To receive unemployment in Oregon, one must have worked 500 hours of subject employment as a requirement. The amount of unemployment received will depend on the wages that were paid by the employer.
If the employer will not pay for hours worked, contact your STATE employment commission. If the employer will not pay for vacation or sick leave, you have no appeal.
Certainly. No law requires the employer to do more than pay you for hours worked.
Yes. All employers you worked for in the base period (the first 4 of the last 5 completed calendar quarters) are contacted by the employment security investigators to see if you were eligible to receive benefits from having worked for them>
An employer is not required to provide you with a verification letter. They do have to verbally state if someone calls that you have worked there.
An employment contract dictates the conditions of employment, such as salary, vacation, benefits, etc. An "at will" employee serves at the pleasure of the employer, meaning their employment can be terminated at any time, for any reason, or for no reason at all. The effect of an employment contract on an at-will employee would be to set salary, benefits and so on as long as the employee worked at that employer.
No. Illinois considers an employer "chargeable" after 30 days of employment.
The employer has to pay you whatever you are owed from time you have worked, but that is it, unless you have a contract that states otherwise (you probably do not).
Yes, and you would file in Florida because it is the "liable state" which collected employment taxes from the employer you worked for.
Yes, you are supposed to report the total employment worked in the base period, combining multiple employment, if applicable. Your benefits will depend on whether the employer was subject to the New Jersey Unemployment Compensation Law and if your own employment was not excluded under the law. See the Related Link below for more details.
Although laws vary from state to state, many states require that you earned a defined amount of wages (typically referred to as bona fide wages) with your most recent separating employer for that separation to be considered. You should determine what that formula is for the state in which you are filing. If you did not earn sufficient wages to be considered bona fide with the employer where you worked three months, then separation information would be obtained from the employer where you last earned the qualifying wages. If you did earn bona fide wages with the employer where you worked three months, and you have an employment history that defines you as monetarily eligible (check with the state to see the specific requirements for monetary eligibility), and were separated due to no fault of your own, then you should meet all requirements to receive benefits and the length of the employment does not matter.
It depends on too many factors to list here. For example, the state(s) you worked in, reason(s) for termination, length of time worked in both employments, amounts of money you were paid in wages, whether the employer(s) were covered under the employment laws of the state, etc.
You have to apply for it. You can only receive unemployment if you are currently unemployed, searching for a job and otherwise qualify for unemployment benefits. Some of the qualifications include not being fired for any cause of your own, having worked at your previous place of employment a certain # of hours a week for a certain amount of time, etc.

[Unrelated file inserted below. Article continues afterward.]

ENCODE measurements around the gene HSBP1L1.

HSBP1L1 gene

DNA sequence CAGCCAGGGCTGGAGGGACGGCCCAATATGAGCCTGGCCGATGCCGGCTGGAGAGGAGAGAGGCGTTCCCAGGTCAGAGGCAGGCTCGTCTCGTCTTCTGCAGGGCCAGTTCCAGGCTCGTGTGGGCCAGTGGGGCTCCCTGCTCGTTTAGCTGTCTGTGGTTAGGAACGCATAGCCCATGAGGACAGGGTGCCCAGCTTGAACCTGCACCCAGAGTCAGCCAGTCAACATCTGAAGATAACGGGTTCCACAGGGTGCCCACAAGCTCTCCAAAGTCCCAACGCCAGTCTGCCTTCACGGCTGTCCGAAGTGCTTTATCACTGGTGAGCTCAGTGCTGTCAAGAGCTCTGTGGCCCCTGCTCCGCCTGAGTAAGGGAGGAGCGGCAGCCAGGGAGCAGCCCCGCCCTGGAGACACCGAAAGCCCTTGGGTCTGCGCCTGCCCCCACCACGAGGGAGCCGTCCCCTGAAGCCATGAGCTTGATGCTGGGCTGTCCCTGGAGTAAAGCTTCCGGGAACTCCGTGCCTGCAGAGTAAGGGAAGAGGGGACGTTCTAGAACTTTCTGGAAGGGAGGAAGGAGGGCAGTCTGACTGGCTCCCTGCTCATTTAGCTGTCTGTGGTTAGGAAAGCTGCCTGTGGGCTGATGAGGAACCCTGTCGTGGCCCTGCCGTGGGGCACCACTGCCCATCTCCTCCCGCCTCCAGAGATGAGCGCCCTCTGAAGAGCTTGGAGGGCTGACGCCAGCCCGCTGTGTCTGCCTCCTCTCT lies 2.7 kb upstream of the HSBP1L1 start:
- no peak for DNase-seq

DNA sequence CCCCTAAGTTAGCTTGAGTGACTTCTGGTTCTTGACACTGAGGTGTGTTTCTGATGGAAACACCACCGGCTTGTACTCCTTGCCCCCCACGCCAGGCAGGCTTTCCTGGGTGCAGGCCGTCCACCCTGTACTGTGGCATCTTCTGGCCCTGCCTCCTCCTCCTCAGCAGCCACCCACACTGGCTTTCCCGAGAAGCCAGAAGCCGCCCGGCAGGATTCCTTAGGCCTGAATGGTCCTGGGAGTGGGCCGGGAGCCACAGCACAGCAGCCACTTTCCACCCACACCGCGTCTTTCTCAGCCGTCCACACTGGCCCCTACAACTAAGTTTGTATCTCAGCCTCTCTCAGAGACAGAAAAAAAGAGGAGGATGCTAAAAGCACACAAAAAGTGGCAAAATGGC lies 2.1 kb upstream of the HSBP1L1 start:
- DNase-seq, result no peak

If you walk out on an employer should you still list that you worked for them?
Took a vacation that was scheduled. Payday did not receive check. Employer states that he can resubmit it and I will get paid, as if taking a vacation but I would have to work and if company finds out I worked, then I would get fired. ?????
They can only state whether you worked there and what dates.
she didn't have an employer, she worked for herself
Yes and no. Laws vary place to place. In general, a former employer may provide truthful information regarding your performance, job duties, and reason for ending your employment. If that information is accurate, and because of it you do not get a job, the is legal. If you worked for me for a month, I fired you for stealing, and I am contacted by another employer, I CAN tell them that. I cannot tell them your were fired for stealing if you were not.
Depends on a lot of things. A potential employer is going to be looking at your previous experience and employment, as well as references from people who have worked with you in the past.
No. You are entitled to receive your wages for any hours that you worked. Your employer is typically required to pay you on the next regularly scheduled pay day, although some states require payment to be made sooner.
Anyone you have worked for in the past.
Because it is supposed to be a earned benefit (OASI) OLD AGE SURVIVORS INSURANCE that you and your employer have contributed amounts to from your earnings that you worked for over the past years.
There isn't much you can do to determine what a former employer is saying about your time there, except that in Tennesee, it is illegal for an employer to say anything except how long you worked there and if you are eligable for rehire. You could have an employment service call them.
The only questions they are "supposed" to answer is How long you worked there and What type of employee were you considered while under their employ for the specific job that you were hired to do. They can verify the amount of pay you made and if you were punctual.
How do I get employment verification from Kellogg Brown & Root(KBR) when you worked in Iraq for them? KBR changed their employer name to when they move to Service Employee International when they moved the company and changed the employer's name to Dubai